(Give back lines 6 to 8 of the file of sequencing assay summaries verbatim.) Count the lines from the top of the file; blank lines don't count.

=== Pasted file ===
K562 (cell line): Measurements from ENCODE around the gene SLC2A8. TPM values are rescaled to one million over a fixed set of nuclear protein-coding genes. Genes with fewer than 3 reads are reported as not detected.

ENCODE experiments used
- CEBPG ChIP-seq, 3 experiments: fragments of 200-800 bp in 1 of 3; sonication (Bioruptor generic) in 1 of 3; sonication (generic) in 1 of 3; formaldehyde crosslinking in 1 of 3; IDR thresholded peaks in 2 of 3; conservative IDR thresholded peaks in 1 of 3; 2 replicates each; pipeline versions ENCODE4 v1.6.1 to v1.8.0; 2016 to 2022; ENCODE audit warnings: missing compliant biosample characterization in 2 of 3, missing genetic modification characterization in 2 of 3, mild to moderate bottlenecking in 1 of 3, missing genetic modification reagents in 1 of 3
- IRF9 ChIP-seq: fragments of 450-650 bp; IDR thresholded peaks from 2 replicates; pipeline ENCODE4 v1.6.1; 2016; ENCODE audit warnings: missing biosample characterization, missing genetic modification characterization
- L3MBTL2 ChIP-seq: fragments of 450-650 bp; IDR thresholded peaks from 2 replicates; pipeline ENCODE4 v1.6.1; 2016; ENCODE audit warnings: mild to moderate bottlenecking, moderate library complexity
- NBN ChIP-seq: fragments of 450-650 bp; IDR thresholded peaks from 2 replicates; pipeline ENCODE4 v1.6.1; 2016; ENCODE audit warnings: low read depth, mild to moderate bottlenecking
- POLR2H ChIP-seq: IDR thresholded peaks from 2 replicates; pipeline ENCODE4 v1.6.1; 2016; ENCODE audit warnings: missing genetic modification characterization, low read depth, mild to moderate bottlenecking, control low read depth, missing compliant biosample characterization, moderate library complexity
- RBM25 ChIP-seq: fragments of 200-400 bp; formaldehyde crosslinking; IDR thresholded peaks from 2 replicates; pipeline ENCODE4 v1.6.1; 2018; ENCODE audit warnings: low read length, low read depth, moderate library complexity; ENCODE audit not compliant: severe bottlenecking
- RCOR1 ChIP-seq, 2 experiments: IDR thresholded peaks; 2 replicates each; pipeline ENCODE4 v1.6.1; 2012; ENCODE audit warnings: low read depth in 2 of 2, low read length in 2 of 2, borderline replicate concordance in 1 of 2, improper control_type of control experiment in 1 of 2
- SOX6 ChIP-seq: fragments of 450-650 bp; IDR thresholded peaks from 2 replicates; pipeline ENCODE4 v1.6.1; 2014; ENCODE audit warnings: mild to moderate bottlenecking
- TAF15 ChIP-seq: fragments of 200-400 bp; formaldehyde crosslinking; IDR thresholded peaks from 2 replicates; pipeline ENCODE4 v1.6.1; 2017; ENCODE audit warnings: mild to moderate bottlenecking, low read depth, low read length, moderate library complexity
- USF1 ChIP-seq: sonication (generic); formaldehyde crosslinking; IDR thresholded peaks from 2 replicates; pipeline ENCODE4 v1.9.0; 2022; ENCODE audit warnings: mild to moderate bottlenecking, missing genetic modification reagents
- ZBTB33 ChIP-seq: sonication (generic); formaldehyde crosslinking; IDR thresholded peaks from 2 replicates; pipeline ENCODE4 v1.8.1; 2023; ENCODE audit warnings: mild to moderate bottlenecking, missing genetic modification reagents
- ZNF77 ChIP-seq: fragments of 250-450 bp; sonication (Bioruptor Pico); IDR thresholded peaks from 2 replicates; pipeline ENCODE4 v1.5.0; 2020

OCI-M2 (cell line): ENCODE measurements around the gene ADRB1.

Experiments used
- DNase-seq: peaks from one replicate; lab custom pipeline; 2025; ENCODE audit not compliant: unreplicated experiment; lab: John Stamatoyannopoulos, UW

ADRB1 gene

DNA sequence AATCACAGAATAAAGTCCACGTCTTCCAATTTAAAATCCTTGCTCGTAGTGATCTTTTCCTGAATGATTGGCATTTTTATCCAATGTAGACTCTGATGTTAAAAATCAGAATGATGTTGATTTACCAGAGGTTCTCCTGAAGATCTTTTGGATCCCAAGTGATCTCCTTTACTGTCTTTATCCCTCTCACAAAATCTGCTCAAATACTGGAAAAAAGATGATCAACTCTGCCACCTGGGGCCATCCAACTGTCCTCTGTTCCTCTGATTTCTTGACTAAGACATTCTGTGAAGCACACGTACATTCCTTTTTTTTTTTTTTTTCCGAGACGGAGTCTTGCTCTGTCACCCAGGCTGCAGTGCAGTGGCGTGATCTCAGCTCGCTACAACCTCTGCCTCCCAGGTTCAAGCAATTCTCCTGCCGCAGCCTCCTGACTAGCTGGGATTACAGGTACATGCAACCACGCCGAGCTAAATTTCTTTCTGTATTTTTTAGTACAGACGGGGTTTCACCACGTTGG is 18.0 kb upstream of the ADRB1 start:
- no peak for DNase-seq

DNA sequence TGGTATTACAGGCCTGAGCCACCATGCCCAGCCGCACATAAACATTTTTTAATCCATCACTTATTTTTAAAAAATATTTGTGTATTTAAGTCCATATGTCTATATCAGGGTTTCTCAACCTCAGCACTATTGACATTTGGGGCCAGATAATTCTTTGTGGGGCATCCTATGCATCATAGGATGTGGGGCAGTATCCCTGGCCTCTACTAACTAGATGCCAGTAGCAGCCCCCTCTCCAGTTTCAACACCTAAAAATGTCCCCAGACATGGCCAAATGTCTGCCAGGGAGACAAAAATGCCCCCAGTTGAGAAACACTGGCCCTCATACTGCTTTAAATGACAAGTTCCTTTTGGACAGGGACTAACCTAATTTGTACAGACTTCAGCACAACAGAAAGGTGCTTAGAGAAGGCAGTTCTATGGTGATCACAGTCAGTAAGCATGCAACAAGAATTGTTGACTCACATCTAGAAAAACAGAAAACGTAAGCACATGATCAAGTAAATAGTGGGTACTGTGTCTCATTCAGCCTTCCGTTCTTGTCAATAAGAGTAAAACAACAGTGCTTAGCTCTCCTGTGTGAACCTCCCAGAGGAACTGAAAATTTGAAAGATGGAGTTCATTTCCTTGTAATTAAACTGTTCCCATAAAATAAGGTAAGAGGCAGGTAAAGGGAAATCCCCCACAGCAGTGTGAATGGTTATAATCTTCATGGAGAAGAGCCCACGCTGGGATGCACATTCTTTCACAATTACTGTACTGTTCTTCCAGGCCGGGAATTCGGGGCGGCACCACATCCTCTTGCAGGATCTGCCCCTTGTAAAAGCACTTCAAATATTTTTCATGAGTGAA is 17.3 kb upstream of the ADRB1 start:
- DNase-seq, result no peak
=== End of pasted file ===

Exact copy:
- NBN ChIP-seq: fragments of 450-650 bp; IDR thresholded peaks from 2 replicates; pipeline ENCODE4 v1.6.1; 2016; ENCODE audit warnings: low read depth, mild to moderate bottlenecking
- POLR2H ChIP-seq: IDR thresholded peaks from 2 replicates; pipeline ENCODE4 v1.6.1; 2016; ENCODE audit warnings: missing genetic modification characterization, low read depth, mild to moderate bottlenecking, control low read depth, missing compliant biosample characterization, moderate library complexity
- RBM25 ChIP-seq: fragments of 200-400 bp; formaldehyde crosslinking; IDR thresholded peaks from 2 replicates; pipeline ENCODE4 v1.6.1; 2018; ENCODE audit warnings: low read length, low read depth, moderate library complexity; ENCODE audit not compliant: severe bottlenecking